It started in the beis medrash. I was learning with my chavrusa when he asked a perplexing question on the toisafos we were learning.
“Shloimy!” I exclaimed. “That’s a bomb kashya!”
He looked at me with surprise.
“What?” he asked, his brow furrowed.
“The kashya you just asked. On toisafos. That’s a great
question. We should go ask Rebbi.”
“But I didn’t ask anything,” he said, confused.
“Yes you did. You asked why toisafos uses a lashon of bari
v’shema if he isn’t considered a bari here.”
“No,” my chavrusa said. “I thought that in my head, but I
didn’t say it out loud. You’re mechaven to me.”
I tried to shrug off this incident. I couldn’t read his
mind. That was impossible.
Later, during shiur, it happened again. My rebbi asked a
question and then I heard him say an answer that no one else could hear. His
lips weren’t even moving!
I spoke to my chavrusa about this during night seder.
“Shmuel,” I said, feeling guilty for schmoozing during
seder, but desperately needing to get ths off my chest. “Something weird is
happening. I think I can read people’s minds.”
“Read people’s minds? Well, what am I thinking right now?”
“It doesn’t work that way! I can’t read minds on command.
It’s just that a couple of times today I was able to hear something someone was
I turned my head down to my gemara, embarrassed that I
brought it up. I was probably imagining it.
“Oh my Gosh!” I heard Shmuel exclaim. “You’re like Clairvoyance?”
Clairvoyance was famous for his mind-controlling abilities.
“No, Shmuel!” I protested. “Not like Clairvoyance! I’m not a
Shmuel’s jaw dropped.
“I didn’t say anything about Clairvoyance, Yaakov,” he said.
“You just read my mind!”
“I did? But how? I can’t be a Variant. I’m a yid!”
“Well, there are Jewish Variants too. Tweak was Jewish, and Alimone,
one of the greatest Variants of all time, is Jewish too.”
Variants, a group of individuals with extra-human
superpowers, were the world’s stars. They used their powers to protect people
from crime and violence. Despite the Hanhala’s constant discouragement, some
bochurim were still Variant fans and would follow their stats and everything
they did. Shmuel secretly had a VGA, Variant Global Amiator, in his dorm room
where he’d get constant updates on daily Variant activity: fires they put out,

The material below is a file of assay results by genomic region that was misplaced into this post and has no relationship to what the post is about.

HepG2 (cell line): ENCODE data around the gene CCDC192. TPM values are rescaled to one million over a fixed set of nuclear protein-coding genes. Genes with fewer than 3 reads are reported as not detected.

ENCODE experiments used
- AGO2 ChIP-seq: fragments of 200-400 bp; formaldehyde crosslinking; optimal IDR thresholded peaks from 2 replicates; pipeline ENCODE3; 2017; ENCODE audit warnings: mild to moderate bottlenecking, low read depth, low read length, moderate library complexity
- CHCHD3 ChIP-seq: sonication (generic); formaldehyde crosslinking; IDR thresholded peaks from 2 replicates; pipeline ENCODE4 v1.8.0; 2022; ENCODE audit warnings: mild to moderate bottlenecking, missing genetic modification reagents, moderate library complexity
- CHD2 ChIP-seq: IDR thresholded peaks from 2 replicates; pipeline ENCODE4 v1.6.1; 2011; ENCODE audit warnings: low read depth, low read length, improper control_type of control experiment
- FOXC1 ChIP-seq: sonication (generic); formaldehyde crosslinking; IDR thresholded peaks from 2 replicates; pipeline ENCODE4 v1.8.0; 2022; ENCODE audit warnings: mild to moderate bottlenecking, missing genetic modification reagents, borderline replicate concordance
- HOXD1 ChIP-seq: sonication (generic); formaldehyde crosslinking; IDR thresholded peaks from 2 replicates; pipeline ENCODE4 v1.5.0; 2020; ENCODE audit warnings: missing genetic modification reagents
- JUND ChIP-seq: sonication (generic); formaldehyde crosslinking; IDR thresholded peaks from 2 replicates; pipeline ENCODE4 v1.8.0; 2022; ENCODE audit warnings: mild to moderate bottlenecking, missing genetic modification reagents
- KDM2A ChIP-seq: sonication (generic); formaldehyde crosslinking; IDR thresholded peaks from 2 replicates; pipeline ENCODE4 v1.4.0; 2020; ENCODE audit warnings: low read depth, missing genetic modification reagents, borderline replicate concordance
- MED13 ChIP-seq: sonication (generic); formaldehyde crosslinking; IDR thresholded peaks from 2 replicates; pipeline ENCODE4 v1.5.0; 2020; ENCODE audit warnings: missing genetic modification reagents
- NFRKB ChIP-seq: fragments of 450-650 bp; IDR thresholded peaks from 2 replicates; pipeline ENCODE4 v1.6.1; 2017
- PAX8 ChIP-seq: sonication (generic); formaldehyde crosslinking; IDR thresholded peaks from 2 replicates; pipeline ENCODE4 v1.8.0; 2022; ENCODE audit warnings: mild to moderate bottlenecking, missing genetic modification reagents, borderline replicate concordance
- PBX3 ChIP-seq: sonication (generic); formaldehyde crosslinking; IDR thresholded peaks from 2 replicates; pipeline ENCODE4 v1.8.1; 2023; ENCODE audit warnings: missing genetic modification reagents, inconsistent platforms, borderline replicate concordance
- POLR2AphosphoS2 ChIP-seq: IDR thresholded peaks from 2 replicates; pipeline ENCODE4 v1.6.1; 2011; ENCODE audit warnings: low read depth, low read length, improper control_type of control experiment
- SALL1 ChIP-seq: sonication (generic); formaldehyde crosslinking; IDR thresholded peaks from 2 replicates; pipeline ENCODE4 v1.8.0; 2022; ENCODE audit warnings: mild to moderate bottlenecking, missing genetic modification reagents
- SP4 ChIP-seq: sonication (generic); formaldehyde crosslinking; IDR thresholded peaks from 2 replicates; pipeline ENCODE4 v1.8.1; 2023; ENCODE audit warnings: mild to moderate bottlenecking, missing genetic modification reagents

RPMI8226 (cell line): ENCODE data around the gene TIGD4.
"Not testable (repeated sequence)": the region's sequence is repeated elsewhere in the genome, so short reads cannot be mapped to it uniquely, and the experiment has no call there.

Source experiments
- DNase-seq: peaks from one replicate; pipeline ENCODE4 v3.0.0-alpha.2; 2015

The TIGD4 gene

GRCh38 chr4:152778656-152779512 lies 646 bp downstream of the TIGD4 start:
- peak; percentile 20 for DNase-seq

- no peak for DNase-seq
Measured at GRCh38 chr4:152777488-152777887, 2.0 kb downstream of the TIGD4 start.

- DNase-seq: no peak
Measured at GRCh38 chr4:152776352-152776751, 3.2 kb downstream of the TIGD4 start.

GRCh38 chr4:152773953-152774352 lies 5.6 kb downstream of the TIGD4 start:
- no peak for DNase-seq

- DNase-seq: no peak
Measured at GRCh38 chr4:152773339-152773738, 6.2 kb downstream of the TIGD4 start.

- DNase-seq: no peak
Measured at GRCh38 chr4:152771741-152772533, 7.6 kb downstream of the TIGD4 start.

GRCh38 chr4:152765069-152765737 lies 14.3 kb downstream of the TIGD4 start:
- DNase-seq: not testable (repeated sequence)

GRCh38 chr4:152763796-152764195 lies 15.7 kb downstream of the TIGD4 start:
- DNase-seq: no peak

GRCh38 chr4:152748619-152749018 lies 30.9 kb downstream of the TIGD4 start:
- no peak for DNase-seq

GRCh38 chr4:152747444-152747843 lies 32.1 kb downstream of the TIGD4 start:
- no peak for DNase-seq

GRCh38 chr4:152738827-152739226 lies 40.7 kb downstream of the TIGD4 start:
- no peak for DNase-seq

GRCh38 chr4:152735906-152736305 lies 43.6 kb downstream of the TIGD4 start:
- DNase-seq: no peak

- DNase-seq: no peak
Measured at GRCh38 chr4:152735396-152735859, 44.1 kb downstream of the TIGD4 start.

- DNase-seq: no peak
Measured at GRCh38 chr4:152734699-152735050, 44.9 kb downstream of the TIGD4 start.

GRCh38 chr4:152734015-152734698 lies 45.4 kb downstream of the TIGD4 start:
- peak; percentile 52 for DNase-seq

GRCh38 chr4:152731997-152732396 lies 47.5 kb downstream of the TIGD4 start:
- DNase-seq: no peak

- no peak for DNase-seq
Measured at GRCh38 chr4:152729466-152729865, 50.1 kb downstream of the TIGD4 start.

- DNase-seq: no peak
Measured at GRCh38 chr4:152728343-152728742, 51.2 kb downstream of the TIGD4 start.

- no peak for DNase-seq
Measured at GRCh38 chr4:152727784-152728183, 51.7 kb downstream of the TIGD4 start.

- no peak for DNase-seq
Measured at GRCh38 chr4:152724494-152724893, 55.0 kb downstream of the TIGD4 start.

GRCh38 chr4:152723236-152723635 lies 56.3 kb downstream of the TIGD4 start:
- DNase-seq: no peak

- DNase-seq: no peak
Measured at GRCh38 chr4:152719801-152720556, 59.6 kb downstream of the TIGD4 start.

murders they stopped, etc.
“Shmuel, there’s no such a thing as a frum Variant.”
“Well, not yet,” he replied. “But Variants have only been
around for twenty years. You never know. Maybe you’re the first frum Variant!”
“No!” I shouted, drawing attention from bochurim around me.
“Chas veshalom! It’s impossible!”
I got up and ran out of the beis medrash. It couldn’t be
true. I couldn’t be a Variant. Superpowers were only for goyim or not frum
yidden. For us, Torah is our superpower. The Menahel had just given a mussar
schmooze about this. Our mission was much more important than saving the world
from evil. We were holding up the world with our Torah.
The rest of the week, I tried to ignore my new ability. A
few times I noticed I was hearing things when people weren’t moving their lips,
but I didn’t acknowledge it. Maybe if I pretended it didn’t exist, things would
go back to normal. I lasted a whole week of no one noticing anything, and I
made Shmuel promise not to tell anyone.
That Friday was the first day of the week that nothing weird
happened. I didn’t hear any voices I shouldn’t, and I felt relieved. Maybe it
went away. Every Friday during Summer Zman, the bochurim played baseball. After
Seder, I decided to join the game to take my mind off everything.
I hadn’t played baseball in a while because usually I learned
Friday afternoon with Shloimy, but I convinced him to come take a break and
play with me.
“Ooooh, the two masmidim came to play baseball,” people
taunted when we got to the field.
We ignored them though and I was determined to show them
that masmidim can be good at baseball too. It was a competitive game and our
teams were well matched. By the bottom of the ninth, their team was winning by
one point and we had two outs.